Co-sponsorship and assistance with a portion of the financial support for the 9th & 10th Annual International Lake of the Woods Water Quality Forum (Forum) to be held on March 7-8, 2012 and March 13-14, 2013 at the Rainy River Community College in International Falls, Minnesota. The Forum will feature the latest information on research conducted by Canadian and U.S. researchers regarding the International Lake of the Woods waters.
The Koochiching County SWCD staff will collect water chemistry and field parameters at specific times to determine amount of contaminant load into each stream. These sites will coincide with locations where stream flow data is also being collected. This project will focus on watershed load monitoring in both the Big Fork and Little Fork River watersheds.
The sixth largest fresh water lake in the United States, Lake of the Woods has sustained significant shoreline erosion through a number of high water events, high inflows from the Rainy River, sustained strong NW winds, and erodible soils on the southern shore. This project implements strategies to protect and enhance private shoreline on the lake by addressing long-term shoreline management.
The purpose of this project is to gain an understanding of modern and historical nutrient and thermal dynamics in Lake of the Woods using modeling, monitoring, sediment core analysis, and whole basin techniques.
This project will gather watershed data necessary for the development of a Watershed Restoration and Protection Strategy to maintain or improve water quality within the LoW Watershed; and establish project and sub-basin work groups and/or focus groups to guide the MWRPP process.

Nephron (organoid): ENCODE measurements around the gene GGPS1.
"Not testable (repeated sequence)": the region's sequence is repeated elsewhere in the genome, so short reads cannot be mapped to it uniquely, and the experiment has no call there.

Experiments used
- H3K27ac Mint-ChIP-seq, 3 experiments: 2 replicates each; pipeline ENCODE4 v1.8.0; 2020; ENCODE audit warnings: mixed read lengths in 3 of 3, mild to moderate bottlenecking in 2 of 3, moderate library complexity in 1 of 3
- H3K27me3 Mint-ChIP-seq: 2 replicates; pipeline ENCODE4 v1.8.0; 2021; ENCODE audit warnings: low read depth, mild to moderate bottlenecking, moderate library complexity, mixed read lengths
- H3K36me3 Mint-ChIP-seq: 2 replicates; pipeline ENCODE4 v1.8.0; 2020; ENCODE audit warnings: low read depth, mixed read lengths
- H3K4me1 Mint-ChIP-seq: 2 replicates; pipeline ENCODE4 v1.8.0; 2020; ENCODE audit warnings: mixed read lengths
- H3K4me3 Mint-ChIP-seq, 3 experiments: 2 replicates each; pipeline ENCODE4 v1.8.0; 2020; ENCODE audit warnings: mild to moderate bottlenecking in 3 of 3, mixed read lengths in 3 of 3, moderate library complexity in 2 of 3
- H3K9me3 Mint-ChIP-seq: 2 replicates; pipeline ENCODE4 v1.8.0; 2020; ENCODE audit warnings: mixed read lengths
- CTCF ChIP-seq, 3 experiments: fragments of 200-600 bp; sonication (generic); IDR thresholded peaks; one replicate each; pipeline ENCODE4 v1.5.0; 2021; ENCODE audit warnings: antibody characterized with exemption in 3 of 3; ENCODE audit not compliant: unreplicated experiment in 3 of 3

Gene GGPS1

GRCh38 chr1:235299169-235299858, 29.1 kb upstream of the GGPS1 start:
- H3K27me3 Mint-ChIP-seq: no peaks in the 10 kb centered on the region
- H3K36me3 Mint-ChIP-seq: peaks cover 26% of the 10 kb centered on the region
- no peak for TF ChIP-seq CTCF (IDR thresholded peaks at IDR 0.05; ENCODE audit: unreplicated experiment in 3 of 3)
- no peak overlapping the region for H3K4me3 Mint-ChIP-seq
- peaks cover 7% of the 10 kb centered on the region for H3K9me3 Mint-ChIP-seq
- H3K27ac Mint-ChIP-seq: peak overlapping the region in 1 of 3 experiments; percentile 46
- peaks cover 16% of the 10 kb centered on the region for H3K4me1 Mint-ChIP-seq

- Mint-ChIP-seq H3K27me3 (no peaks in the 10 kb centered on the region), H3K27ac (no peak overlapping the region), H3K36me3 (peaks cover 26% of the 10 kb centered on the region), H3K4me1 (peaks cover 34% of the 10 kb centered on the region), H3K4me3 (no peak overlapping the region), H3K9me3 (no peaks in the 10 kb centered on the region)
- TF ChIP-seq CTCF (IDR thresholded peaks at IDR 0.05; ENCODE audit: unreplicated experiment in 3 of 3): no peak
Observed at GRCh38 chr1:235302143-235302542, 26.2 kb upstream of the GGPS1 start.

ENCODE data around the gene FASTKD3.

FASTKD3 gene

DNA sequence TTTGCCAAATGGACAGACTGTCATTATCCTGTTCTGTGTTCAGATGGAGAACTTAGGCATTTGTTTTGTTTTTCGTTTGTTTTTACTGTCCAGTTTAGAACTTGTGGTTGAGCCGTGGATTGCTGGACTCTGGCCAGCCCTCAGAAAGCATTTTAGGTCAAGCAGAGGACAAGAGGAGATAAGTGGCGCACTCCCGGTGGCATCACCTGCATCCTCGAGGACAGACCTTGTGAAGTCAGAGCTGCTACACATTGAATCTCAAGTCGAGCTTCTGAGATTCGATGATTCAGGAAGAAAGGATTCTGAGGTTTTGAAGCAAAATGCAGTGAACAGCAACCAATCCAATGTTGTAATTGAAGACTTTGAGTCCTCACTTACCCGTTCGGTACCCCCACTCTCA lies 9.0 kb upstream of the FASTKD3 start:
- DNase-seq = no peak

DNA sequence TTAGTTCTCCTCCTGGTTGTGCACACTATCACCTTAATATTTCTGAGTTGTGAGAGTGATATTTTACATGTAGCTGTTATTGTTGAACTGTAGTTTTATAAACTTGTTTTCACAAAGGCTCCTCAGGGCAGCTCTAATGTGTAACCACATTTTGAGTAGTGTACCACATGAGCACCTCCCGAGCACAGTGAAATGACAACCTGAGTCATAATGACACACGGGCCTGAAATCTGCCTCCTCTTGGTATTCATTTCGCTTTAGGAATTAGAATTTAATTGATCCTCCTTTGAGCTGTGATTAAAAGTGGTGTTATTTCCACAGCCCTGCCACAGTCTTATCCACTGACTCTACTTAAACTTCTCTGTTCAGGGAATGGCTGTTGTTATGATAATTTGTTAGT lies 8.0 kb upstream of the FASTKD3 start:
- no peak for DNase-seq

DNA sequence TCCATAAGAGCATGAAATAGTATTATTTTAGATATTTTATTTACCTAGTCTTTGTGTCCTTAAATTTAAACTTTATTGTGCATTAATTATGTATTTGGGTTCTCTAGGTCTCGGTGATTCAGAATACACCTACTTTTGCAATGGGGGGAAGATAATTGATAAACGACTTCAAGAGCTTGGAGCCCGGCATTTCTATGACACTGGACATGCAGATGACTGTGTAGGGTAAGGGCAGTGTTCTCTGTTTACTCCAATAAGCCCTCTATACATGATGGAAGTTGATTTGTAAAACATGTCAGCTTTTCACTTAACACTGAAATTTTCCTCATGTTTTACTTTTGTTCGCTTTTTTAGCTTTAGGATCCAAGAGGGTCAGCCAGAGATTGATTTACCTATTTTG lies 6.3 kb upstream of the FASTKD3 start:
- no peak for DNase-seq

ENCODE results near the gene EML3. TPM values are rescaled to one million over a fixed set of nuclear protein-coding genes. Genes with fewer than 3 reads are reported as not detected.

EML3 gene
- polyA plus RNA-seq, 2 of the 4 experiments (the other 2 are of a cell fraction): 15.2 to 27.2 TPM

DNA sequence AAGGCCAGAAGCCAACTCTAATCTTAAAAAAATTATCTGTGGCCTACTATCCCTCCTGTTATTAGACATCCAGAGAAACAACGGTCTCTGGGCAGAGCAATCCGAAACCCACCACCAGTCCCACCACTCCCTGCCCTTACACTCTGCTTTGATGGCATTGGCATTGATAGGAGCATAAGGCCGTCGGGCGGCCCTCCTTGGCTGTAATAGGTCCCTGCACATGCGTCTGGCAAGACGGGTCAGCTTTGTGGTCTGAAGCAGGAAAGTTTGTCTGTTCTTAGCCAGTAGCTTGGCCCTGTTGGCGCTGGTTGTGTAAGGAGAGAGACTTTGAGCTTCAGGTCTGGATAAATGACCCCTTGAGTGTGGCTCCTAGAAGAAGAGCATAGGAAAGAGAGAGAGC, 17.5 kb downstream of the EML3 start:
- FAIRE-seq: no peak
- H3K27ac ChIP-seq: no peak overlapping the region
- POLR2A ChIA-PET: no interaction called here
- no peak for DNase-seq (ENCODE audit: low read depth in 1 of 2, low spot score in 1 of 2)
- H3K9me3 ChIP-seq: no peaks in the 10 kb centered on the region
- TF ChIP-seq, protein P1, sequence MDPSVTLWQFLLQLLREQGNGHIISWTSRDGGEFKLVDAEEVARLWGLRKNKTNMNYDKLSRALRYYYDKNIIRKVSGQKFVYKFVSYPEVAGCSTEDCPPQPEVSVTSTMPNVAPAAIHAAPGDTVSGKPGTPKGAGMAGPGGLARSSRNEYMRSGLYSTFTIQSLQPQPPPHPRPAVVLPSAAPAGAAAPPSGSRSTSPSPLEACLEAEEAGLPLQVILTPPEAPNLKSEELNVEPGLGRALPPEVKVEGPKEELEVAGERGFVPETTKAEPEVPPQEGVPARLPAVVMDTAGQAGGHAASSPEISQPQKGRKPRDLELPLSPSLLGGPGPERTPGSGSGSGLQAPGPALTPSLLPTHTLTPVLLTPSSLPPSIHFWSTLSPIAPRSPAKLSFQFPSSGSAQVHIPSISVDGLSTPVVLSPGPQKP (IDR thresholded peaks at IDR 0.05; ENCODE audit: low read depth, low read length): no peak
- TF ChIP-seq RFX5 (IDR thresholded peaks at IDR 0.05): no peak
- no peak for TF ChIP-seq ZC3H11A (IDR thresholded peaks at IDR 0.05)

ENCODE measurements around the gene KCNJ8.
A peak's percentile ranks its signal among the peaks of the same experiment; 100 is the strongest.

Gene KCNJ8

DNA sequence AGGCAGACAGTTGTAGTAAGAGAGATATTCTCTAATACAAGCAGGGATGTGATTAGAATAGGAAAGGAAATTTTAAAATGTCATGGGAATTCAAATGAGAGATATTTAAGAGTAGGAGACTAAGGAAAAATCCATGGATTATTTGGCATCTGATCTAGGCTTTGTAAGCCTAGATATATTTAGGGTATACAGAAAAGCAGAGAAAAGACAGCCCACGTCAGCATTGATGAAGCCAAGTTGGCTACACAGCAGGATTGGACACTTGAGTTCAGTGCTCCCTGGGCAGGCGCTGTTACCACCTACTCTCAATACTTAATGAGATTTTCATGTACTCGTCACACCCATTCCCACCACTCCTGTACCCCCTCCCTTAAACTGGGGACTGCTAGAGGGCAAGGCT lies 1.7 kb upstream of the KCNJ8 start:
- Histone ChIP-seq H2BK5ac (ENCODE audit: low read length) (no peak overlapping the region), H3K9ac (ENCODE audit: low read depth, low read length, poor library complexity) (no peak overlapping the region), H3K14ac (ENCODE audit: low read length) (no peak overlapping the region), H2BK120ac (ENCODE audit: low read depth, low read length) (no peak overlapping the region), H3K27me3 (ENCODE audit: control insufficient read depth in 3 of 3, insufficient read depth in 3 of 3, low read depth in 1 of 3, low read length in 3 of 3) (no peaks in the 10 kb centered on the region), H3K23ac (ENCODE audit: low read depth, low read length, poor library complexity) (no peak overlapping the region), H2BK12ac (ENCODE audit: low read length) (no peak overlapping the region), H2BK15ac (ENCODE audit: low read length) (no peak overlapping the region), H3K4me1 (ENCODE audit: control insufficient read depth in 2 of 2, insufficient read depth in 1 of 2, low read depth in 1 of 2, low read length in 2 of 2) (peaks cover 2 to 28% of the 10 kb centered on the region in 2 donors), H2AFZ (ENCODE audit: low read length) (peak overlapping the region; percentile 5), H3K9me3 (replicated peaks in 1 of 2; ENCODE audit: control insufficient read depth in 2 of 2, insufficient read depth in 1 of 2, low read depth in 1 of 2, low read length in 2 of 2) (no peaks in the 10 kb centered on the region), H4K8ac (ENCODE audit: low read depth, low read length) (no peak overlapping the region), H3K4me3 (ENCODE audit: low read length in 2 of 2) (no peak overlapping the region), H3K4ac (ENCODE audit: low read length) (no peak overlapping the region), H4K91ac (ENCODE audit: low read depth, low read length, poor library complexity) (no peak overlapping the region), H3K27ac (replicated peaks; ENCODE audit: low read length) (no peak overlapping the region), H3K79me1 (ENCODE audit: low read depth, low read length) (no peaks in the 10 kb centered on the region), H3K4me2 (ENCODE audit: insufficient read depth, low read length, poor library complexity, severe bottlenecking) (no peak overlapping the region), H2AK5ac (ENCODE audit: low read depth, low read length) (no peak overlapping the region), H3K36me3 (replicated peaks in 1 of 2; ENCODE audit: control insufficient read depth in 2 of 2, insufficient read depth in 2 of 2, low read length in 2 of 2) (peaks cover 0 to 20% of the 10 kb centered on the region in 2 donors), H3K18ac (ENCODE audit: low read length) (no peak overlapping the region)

The Lake of the Woods (LOW) Total Maximum Daily Load (TMDL) study will: (1) identify water quality goals for the Minnesota portions of the LOW/Rainy River Watershed; (2) recommend nutrient allocations to achieve TMDLs where waters do not meet standards; and (3) provide opportunities for stakeholders to engage in the process of watershed-management planning to adopt protection and restoration strategies. The project will include existing in-lake and watershed model updates, TMDL component development, restoration plan development, and public participation.
This project will determine pre- and post-settlement nutrient trends from sediment chronology, fossil diatom assemblages, and from sediment profiles representing human history in the region (i.e., at least 150 years). Project activities include sample collection; sample preparation; diatom analysis; database creation and management; and data interpretation. Sample cores will be taken on the Lake of the Woods in five major bays (i.e., Four-mile, Muskeg, Sabaskong, Little Traverse, and Big Traverse) in the southern basin.